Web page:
Part I Writing (30 minutes)
Directions: For this part, you are allowed 30 minutes to write a composition one topic: City Problems. You should write at least 120 words following the outline given below in Chinese:
Part II Reading Comprehension (Skimming and Scanning) (15 minutes)
Directions: In this part, you will have 15 minutes to go over the passage quickly and answer the questions on Answer Sheet 1.For questions 1-7, mark
Y (for YES) if the statement agrees with the information given in the passage;
N (for NO) if the statement contradicts the information given in the passage;
NG (for NOT GIVEN) if the information is not given in the passage.
For questions 8-10, complete the sentences with the information given in the passage.
Scientists Weigh Options for Rebuilding New Orleans
As experts ponder how best to rebuild the devastated (毁坏)city, one question is whether to wall off—or work with—the water.
Even before the death toll from Hurricane Katrina is tallied, scientists are cautiously beginning to discuss the future of New Orleans. Few seem to doubt that this vital heart of U.S. commerce and culture will be restored, but exactly how to rebuild the city and its defenses to avoid a repeat catastrophe is an open question. Plans for improving its levees and restoring the barrier of wetlands around New Orleans have been on the table since 1998, but federal dollars needed to implement them never arrived. After the tragedy, that's bound to change, says John Day, an ecologist at Louisiana State University (LSU) in Baton Rouge. And if there is an upside to the disaster, he says, it's that 'now we've got a clean slate to start from."
Many are looking for guidance to the Netherlands, a country that, just like bowl-shaped New Orleans, sits mostly below sea level, keeping the water at bay with a construction of amazing scale and complexity. Others, pointing to Venice's long-standing adaptations, say it's best to let water flow through the city, depositing sediment to offset geologic subsidence—a model that would require a radical rethinking of architecture. Another idea is to let nature help by restoring the wetland buffers between sea and city.
But before the options can be weighed, several unknowns will have to be addressed. One is precisely how the current defenses failed. To answer that, LSU coastal scientists Paul Kemp and Hassan Mashriqui are picking their way through the destroyed city and surrounding region, reconstructing the size of water surges by measuring telltale marks left on the sides of buildings and highway structures. They are feeding these data into a simulation of the wind and water around New Orleans during its ordeal.
"We can't say for sure until this job is done," says Day, "but the emerging picture is exactly what we've predicted for years." Namely, several canals—including the MRGO, which was built to speed shipping in the 1960s—have the combined effect of funneling surges from the Gulf of Mexico right to the city's eastern levees and the lake system to the north. Those surges are to blame for the flooding. "One of the first things we'll see done is the complete backfilling of the MRGO canal," predicts Day, "which could take a couple of years."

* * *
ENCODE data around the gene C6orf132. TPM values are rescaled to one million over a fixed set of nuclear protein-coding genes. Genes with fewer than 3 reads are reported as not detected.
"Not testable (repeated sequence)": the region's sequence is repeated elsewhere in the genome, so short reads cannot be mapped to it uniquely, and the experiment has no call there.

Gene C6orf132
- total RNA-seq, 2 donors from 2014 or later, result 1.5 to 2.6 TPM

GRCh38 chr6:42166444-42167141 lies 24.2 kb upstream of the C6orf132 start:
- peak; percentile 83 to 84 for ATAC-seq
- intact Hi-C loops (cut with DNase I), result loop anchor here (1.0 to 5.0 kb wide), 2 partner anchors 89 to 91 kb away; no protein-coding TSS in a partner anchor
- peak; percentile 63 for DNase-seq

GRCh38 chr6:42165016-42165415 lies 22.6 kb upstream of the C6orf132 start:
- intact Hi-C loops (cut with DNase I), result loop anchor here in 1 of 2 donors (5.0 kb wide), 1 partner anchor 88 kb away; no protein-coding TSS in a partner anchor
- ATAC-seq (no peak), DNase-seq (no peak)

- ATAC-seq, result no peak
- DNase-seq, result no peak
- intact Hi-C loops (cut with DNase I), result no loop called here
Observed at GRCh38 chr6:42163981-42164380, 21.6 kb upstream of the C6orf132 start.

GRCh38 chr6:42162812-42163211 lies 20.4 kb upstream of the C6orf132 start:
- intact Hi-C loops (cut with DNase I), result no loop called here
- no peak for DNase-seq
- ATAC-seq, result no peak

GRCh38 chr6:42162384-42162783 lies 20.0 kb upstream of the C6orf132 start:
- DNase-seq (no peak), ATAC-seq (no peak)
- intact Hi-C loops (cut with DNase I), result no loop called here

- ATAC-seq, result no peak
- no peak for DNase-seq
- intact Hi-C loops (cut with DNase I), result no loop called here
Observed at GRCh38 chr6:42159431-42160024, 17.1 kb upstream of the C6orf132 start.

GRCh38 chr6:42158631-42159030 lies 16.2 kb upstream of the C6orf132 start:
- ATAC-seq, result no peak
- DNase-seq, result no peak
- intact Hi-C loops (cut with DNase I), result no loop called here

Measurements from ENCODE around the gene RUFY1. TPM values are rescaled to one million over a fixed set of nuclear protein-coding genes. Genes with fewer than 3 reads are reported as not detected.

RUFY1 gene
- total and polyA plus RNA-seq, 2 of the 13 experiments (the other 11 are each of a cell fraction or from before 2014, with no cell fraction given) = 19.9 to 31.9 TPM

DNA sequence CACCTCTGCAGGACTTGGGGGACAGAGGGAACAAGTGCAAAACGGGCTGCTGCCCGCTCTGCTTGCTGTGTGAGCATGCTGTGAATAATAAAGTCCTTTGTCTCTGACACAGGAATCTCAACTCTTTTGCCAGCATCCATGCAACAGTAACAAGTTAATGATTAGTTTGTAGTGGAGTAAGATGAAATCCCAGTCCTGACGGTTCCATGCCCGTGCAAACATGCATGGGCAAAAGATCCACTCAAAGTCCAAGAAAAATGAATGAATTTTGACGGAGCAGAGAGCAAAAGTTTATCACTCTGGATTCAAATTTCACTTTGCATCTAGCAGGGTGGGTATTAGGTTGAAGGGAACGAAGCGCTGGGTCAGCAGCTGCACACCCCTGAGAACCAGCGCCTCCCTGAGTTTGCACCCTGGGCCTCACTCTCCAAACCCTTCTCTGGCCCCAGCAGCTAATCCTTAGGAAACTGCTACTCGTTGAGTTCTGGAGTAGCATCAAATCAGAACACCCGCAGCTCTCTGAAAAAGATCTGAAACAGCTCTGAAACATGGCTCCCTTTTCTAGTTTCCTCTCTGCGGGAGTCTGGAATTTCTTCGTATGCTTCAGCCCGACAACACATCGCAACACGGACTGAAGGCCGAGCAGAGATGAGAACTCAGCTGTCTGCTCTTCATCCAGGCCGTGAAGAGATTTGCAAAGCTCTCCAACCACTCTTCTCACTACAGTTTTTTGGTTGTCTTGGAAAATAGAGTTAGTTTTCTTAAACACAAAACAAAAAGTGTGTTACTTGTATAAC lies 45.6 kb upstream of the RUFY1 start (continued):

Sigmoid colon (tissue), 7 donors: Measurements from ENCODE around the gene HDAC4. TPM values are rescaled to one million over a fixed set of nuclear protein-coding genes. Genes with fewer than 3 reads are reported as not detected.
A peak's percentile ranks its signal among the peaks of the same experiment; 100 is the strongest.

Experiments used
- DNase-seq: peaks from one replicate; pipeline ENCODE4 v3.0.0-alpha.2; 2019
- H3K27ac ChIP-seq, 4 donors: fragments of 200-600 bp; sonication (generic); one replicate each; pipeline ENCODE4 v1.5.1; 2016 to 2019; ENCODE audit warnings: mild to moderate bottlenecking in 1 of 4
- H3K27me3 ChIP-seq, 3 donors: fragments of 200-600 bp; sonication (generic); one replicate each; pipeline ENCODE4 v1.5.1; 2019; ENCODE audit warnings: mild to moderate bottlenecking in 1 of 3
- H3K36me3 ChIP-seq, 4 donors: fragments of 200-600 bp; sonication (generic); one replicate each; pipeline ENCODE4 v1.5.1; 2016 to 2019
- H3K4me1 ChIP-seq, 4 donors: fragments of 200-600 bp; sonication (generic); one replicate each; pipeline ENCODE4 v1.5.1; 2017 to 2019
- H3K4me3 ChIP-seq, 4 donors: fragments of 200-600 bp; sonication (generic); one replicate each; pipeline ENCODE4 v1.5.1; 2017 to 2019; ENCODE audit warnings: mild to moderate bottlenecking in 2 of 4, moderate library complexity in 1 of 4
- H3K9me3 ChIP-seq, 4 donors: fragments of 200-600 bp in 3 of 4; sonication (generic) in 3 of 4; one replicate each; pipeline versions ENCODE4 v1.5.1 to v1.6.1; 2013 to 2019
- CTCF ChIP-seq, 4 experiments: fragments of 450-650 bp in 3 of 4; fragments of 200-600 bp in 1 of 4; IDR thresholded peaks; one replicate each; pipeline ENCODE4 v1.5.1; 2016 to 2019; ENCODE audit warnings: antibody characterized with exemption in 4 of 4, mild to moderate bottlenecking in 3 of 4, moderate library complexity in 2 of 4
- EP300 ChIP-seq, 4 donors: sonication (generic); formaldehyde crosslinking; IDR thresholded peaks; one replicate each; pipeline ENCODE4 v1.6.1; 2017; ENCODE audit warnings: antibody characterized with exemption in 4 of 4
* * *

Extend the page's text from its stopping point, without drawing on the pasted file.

The levees, which have been provisionally repaired, will be shored up further in the months to come, although their long-term fate is unclear. Better levees would probably have prevented most of the flooding in the city center. To provide further protection, a mobile dam system, much like a storm surge barrier in the Netherlands, could be used to close off the mouth of Lake Pontchartrain. But most experts agree that these are short-term fixes.
The basic problem for New Orleans and the Louisiana coastline is that the entire Mississippi River delta is subsiding and eroding, plunging the city deeper below sea level and removing a thick cushion of wetlands that once buffered the coastline from wind and waves. Part of the subsidence is geologic and unavoidable, but the rest stems from the levees that have hemmed in the Mississippi all the way to its mouth for nearly a century to prevent floods and facilitate shipping. As a result, river sediment is no longer spread across the delta but dumped into the Gulf of Mexico. Without a constant stream of fresh sediment, the barrier islands and marshes are disappearing rapidly, with a quarter, roughly the size of Rhode Island, already gone.
After years of political wrangling, a broad group pulled together by the Louisiana government in 1998 proposed a massive $14 billion plan to save the Louisiana coasts, called Coast 2050 (now modified into a plan called the Louisiana Coastal Area project). Wetland restoration was a key component. "It's one of the best and cheapest hurricane defenses," says Day, who chaired its scientific advisory committee.
Although the plan was never given more than token funding, a team led by Day has been conducting a pilot study since 2000, diverting part of the Mississippi into the wetlands downstream of the city. "The results are as good as we could have hoped," he says, with land levels rising at about 1 centimeter per year—enough to offset rising sea levels, says Day.